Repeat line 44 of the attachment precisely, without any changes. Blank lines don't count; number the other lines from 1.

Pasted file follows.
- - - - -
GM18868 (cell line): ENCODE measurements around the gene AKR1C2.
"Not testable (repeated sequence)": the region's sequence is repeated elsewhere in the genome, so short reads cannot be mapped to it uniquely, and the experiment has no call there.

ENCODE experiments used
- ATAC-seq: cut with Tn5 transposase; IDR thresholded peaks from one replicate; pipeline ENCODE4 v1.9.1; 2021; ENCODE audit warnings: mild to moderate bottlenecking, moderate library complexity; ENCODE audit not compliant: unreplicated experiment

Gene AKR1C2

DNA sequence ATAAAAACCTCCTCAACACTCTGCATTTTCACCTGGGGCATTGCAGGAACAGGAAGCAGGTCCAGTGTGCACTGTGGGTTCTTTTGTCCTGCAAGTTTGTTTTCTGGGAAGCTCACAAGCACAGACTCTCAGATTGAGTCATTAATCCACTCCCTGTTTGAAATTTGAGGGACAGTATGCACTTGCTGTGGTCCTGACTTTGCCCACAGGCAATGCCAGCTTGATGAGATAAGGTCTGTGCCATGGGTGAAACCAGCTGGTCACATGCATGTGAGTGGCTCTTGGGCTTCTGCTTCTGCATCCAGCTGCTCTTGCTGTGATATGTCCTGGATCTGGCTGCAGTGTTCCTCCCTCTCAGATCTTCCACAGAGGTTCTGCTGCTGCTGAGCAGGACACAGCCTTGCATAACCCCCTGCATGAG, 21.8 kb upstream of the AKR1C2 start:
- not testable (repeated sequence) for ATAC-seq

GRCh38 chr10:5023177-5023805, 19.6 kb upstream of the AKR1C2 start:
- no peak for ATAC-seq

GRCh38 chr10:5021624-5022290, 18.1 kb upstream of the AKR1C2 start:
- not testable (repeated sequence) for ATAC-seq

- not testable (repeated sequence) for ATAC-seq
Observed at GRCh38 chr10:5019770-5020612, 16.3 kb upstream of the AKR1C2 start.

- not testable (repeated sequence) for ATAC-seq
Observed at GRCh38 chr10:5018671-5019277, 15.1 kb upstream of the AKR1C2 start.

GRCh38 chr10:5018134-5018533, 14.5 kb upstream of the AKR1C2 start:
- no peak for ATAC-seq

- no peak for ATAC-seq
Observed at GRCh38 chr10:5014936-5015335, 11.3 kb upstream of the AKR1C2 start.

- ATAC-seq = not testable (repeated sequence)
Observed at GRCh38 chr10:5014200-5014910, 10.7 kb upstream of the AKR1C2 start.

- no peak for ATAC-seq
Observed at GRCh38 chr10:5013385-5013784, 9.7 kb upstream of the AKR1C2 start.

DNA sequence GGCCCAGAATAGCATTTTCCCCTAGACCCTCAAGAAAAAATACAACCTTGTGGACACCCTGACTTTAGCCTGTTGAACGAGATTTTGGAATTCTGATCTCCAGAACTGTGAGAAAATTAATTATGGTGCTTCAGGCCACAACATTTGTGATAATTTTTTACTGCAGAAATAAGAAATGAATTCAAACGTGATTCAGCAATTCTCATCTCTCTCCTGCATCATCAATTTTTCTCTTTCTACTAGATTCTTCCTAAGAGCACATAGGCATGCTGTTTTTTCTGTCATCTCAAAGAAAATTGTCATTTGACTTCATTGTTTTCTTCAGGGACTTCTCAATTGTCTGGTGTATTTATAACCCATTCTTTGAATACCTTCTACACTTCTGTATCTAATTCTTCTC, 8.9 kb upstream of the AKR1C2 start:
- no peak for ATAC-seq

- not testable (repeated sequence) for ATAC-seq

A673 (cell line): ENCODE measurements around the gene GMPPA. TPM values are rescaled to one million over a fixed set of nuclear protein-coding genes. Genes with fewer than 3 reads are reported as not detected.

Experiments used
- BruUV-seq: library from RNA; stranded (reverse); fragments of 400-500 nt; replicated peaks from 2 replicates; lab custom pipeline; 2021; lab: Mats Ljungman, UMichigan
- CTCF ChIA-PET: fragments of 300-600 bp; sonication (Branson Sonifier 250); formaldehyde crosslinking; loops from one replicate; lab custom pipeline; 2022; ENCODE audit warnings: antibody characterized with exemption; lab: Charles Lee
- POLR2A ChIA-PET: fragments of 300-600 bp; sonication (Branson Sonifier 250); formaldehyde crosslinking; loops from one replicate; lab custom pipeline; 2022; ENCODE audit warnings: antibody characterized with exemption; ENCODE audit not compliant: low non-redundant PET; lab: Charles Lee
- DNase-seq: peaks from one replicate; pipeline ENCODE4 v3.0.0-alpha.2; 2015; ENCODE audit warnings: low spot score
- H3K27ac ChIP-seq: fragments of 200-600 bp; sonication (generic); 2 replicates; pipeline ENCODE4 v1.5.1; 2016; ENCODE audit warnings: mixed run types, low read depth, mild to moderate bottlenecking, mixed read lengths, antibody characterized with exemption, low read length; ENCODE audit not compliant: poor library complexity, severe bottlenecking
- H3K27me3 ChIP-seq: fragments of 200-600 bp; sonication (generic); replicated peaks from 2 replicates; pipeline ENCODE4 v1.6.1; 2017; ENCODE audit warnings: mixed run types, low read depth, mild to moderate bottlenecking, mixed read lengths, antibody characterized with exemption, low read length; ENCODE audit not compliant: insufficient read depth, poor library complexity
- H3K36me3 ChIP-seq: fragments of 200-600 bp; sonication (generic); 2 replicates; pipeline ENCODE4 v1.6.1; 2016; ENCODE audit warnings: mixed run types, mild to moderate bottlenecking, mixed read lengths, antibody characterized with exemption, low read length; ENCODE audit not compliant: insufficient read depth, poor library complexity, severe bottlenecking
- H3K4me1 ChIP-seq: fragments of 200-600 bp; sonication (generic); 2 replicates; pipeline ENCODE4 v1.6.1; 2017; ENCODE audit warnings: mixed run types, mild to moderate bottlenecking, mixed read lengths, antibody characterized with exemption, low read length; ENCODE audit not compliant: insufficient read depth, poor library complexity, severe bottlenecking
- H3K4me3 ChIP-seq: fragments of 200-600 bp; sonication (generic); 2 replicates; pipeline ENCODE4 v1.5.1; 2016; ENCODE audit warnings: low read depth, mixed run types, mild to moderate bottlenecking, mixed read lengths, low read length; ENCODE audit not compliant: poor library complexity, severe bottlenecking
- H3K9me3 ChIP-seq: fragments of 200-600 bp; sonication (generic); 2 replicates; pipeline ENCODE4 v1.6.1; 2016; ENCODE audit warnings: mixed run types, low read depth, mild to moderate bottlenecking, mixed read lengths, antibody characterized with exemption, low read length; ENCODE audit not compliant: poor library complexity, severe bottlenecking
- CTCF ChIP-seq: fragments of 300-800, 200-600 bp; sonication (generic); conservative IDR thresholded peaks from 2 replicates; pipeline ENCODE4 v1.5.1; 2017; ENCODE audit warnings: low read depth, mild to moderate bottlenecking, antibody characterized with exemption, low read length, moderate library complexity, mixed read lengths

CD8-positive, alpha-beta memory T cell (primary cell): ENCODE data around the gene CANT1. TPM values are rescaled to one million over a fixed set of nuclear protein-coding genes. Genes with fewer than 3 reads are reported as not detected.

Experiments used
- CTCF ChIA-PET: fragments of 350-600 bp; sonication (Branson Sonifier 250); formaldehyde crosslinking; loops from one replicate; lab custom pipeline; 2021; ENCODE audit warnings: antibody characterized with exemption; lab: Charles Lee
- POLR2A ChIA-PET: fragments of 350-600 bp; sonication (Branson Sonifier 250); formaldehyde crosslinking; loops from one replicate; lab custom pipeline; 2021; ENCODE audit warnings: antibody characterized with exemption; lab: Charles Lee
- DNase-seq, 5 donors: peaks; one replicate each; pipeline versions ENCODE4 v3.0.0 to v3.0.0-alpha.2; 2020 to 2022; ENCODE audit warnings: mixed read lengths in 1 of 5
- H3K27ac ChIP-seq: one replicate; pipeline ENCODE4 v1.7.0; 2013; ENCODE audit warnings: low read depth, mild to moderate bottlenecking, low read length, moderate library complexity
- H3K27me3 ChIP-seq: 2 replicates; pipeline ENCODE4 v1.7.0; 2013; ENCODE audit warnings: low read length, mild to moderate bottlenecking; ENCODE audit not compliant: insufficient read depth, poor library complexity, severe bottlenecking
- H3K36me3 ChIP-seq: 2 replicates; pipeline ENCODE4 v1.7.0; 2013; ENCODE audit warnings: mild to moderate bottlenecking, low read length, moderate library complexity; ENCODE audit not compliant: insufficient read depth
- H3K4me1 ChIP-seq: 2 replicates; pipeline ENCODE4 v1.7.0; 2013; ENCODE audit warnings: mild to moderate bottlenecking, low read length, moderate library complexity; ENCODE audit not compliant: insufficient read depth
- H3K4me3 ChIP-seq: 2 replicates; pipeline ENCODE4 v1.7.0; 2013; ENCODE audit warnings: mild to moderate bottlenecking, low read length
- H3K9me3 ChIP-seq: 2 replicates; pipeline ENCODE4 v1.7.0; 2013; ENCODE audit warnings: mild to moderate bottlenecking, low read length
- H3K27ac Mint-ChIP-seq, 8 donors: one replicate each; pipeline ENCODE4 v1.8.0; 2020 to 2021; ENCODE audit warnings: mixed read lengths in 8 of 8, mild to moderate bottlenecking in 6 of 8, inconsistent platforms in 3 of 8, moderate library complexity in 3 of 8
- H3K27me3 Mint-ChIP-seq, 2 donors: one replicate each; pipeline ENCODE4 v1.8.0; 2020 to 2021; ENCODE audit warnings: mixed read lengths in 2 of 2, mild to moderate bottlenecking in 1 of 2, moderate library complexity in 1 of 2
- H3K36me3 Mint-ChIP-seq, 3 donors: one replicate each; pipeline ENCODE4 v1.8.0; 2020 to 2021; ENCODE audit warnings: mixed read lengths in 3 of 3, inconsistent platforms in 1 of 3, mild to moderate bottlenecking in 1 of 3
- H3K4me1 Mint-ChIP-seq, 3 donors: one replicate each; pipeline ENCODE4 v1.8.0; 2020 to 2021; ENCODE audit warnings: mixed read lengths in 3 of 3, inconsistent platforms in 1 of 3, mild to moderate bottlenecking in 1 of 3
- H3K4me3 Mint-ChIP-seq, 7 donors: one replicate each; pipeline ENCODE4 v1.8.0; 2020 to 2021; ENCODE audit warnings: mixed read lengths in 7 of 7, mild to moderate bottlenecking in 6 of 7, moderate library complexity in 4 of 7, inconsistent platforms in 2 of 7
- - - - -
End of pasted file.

- DNase-seq, 5 donors: peaks; one replicate each; pipeline versions ENCODE4 v3.0.0 to v3.0.0-alpha.2; 2020 to 2022; ENCODE audit warnings: mixed read lengths in 1 of 5